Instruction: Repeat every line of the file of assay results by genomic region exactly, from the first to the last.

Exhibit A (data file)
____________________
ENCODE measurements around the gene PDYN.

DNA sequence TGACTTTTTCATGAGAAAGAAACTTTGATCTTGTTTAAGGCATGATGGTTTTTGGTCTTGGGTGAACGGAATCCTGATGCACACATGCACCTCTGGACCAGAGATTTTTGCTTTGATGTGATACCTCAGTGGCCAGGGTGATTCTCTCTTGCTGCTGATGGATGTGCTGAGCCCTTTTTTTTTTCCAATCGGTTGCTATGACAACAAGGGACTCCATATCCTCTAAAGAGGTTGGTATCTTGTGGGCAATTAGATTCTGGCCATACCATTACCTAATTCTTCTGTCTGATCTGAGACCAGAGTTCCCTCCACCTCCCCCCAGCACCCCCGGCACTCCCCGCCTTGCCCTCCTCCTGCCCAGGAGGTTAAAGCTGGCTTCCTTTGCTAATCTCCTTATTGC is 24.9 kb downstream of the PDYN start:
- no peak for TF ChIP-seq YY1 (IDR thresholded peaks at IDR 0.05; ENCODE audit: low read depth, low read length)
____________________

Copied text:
ENCODE measurements around the gene PDYN.

DNA sequence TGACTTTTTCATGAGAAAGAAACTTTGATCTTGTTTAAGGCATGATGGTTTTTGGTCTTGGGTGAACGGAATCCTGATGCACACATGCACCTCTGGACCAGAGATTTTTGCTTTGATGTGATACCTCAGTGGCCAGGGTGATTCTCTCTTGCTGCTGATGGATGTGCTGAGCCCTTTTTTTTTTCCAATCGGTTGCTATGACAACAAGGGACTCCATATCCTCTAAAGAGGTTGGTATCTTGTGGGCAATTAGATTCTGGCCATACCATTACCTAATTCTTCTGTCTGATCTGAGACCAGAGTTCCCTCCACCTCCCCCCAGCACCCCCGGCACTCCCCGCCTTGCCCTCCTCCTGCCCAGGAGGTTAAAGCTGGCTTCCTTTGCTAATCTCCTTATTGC is 24.9 kb downstream of the PDYN start:
- no peak for TF ChIP-seq YY1 (IDR thresholded peaks at IDR 0.05; ENCODE audit: low read depth, low read length)